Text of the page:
It’s true that, in this case, local election officials were unable to ascertain that a registration application submitted in person by a human and written and signed in human hand was actually on behalf of a dog. It’s also apparently true that Buddy’s application passed (or was never subjected to) a match for birthdate or Social Security number. It’s also true, however, that Buddy’s owner engaged in activity that can be considered a crime under New Mexico law; specifically, providing false information in order to obtain a voter registration in someone else’s name. He may claim that “he has no intention of voting under Buddy’s name,” but that’s likely to be a question for investigators, prosecutors and (maybe someday) a jury. [UPDATE: He has also apologized– though it isn’t clear if that’s because of #1 or #2 above.]
- Are shark attacks more common than voter fraud in Florida? | PolitiFact Florida
- Republican Commits Voter Fraud By Registering Dog As A Democrat | TPM
- Dog In Voter Fraud Stunt Belonged To Heather Wilson Senate Campaign Staffer | TPM
- Charlie White sentenced to one year on home detention | The Indianapolis Star
- State election commission finds no dead voters | CarolinaLive.com…
On March 1, 2012, Comedy Central’s Stephen Colbert moved in on Florida’s controversial new election law for a recurring segment, “People Who Are Destroying America.” The target: a Panhandle teacher named Dawn Quarles, who turned in 76 voter registration forms from her students beyond the state’s new 48-hour deadline. She could face a $1,000 fine. One of the people Colbert interviewed for his sarcastic report is Howard Simon, executive director of the American Civil Liberties Union of Florida. Florida officials claimed they needed to pass the law to prevent voter fraud, but these cases are actually pretty rare, he said. ”There are probably a larger number of shark attacks in Florida than there are cases of voter fraud,” he said. We couldn’t resist diving in: Are there more shark attacks than cases of voter fraud in Florida?
Florida regularly leads the country in unprovoked shark attacks. In 2011, Florida’s 11 attacks comprised 38 percent of the nation’s total and 15 percent of the world’s attacks. Volusia County, home to the spring-break mecca of Daytona Beach, had the most attacks (six). While the shark attack figures are cut and dry (sorry!), the voter fraud numbers are not. There could be more cases than we know about, involving more people. The numbers may not represent total voter fraud cases, as those could be handled by local supervisors and state attorneys. Also, one “case” may represent multiple counts of voter fraud, perpetrated by multiple people, said agency spokesman Chris Cate. He points to a November 2011 case that resulted in the arrests of nine people from the North Florida town of Madison, including the supervisor of elections. On the other hand, the fraud list does not count only convictions. So some of these cases could be proven unfounded.
… The ACLU’s claim is true on its face, but we’re knocking it down a peg with consideration of a few things. One, the state’s count doesn’t represent a complete set of possible fraud being prosecuted in the state. Two, a “case” does not always include just one instance of fraud. Using the Madison case as an example, we know nine people were arrested in just one case. We rate this Mostly True.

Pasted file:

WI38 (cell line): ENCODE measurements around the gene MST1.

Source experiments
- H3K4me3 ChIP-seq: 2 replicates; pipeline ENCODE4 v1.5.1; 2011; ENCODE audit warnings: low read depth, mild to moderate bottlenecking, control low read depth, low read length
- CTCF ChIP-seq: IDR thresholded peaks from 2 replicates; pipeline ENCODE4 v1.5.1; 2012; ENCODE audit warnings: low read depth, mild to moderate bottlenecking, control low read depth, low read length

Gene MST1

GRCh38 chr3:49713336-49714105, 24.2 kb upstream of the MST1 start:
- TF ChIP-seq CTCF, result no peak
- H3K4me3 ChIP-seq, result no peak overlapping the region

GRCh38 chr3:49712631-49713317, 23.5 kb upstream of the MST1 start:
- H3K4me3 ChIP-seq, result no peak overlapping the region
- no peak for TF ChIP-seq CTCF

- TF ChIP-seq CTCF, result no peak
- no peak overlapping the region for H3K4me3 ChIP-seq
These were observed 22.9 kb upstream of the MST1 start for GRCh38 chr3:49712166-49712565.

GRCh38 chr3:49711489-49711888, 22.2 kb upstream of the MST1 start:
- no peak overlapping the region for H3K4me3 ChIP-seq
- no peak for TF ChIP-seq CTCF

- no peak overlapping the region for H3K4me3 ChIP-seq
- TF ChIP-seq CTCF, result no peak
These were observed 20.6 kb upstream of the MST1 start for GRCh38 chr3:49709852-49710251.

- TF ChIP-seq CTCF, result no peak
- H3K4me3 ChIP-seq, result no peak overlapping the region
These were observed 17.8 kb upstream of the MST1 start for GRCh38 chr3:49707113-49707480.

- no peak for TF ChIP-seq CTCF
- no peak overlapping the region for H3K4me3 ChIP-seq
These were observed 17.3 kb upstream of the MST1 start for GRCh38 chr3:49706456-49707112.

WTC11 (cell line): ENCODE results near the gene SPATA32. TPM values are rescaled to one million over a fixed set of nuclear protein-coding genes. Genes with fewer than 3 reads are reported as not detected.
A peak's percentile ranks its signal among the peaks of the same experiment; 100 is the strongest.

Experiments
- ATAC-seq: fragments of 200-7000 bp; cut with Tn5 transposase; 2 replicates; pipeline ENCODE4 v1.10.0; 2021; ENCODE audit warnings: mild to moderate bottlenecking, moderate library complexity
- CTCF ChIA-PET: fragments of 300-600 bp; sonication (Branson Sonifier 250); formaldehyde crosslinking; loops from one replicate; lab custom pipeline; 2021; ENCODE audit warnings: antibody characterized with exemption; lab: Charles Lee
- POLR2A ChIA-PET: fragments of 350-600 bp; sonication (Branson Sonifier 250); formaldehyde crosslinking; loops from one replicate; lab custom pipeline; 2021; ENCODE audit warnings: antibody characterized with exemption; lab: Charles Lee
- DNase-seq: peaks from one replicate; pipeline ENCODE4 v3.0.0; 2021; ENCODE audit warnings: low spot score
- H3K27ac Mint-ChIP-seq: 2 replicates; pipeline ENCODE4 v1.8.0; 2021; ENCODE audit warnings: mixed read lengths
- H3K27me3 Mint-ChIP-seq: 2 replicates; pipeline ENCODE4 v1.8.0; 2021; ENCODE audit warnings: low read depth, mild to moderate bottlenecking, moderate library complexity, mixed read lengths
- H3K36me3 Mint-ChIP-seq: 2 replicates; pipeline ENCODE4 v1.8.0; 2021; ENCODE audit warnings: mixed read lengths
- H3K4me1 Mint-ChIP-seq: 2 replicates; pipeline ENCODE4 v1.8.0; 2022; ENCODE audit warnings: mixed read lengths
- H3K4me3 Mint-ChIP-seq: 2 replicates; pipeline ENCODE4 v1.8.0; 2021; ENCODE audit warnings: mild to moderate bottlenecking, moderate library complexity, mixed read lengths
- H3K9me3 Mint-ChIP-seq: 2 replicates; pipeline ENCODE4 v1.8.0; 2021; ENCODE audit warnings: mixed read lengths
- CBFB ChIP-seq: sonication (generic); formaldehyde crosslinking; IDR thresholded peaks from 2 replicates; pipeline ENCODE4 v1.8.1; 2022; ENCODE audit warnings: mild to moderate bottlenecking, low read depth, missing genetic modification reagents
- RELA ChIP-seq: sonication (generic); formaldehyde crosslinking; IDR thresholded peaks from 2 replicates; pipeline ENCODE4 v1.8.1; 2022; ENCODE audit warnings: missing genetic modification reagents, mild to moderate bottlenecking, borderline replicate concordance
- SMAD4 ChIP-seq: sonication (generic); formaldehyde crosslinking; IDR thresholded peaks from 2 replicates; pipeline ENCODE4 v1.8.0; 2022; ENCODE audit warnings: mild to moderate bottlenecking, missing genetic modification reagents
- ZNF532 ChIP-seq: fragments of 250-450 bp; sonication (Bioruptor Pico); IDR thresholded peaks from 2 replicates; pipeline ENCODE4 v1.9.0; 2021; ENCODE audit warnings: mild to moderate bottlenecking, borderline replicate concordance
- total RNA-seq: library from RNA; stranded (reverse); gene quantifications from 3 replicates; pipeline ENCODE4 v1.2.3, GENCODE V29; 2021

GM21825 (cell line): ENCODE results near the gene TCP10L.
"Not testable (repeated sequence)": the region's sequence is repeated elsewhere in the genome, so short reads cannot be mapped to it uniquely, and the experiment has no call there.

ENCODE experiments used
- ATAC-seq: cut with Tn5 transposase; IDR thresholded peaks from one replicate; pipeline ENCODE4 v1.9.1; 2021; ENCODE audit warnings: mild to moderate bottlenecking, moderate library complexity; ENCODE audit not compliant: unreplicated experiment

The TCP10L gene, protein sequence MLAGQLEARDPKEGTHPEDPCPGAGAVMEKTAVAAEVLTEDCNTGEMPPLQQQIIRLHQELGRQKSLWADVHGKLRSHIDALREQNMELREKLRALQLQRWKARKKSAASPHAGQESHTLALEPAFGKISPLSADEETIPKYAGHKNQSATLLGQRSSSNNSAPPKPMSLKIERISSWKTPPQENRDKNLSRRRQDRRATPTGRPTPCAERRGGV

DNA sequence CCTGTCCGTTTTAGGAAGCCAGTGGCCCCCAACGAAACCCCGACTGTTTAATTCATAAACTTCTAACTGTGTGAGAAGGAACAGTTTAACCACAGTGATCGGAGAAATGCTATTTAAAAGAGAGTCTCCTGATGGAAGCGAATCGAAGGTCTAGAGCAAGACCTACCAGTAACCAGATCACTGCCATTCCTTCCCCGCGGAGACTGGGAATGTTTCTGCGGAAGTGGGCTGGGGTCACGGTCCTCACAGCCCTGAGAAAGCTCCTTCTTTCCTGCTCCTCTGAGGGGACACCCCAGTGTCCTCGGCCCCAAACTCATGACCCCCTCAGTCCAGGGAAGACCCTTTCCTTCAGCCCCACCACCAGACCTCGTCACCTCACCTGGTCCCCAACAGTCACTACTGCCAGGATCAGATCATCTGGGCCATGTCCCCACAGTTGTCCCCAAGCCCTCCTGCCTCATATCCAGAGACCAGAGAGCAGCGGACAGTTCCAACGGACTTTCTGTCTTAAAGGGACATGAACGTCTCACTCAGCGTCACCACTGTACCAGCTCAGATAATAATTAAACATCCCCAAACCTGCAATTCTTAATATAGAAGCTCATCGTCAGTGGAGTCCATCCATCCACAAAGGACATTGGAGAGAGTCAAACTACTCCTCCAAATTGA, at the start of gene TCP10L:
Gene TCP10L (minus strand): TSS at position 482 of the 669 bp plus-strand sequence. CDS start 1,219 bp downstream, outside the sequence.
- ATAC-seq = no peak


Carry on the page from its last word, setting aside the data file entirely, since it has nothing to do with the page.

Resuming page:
- Election Stunts: Just Because You Can(ine) Doesn’t Make It Right | Election Academy
- Charlie White sentenced to one year on home detention | The Indianapolis Star
- High court takes over Secretary of State dispute | RealClearPolitics
- Indiana election chief found guilty of voter fraud | The Associated Press
- Stephen Colbert’s Super PAC: Testing the Limits of Citizens United | TIME.com…
Disheartened and angry over the latest Texas voting maps handed down by federal judges, Democrats and minority rights groups looked Wednesday to a separate court in Washington as their last likely hope of cutting deeper into a solid Republican majority in the 2012 elections. The GOP stands poised to hardly lose any power under the latest Texas congressional and state House maps delivered this week by a San Antonio federal court, which confronted how the state’s political boundaries should be changed with more than 3 million new Hispanic residents. Minority rights groups who sued the state over the original maps – drawn by the Republican-controlled Legislature last summer – received from the court Tuesday what will likely be the maps used this election year. They slammed those maps as a disaster, but with the twice-delayed Texas primaries on track for May 29, they also now face long odds of getting the lines redrawn yet again. ”This was a total devastation for the Latino community across Texas,” said Luis Vera, attorney for the League of United Latin American Citizens.
Seeking to illustrate how poorly the maps were drawn, Vera met reporters at a San Antonio intersection where three separate congressional districts would converge. One district goes north 80 miles to Austin; across the street, another district begins that stretches more than 550 miles west to El Paso.
On Tuesday, LULAC joined with the NAACP and three other groups in asking the Washington court to expedite its ruling on whether the Texas Legislature’s original maps violate the federal Voting Rights Act. They hope that a favorable ruling from the Washington court will compel the San Antonio court to go back and alter districts ruled to be in violation.
Full Article: News from The Associated Press.
- Redistricting impasse delays Texas primary until May 29, at the earliest | Houston Chronicle
- States line up to challenge stringent Section 5 voting rights provision | The Washington Post
- Redistricting Judges to Lawyers: Get to Work | The Texas Tribune
- Judge refuses to halt new voter ID law, but trial date to be set | Wisconsin State Journal
- Texas Redistricting: Deal or No Deal? | Roll Call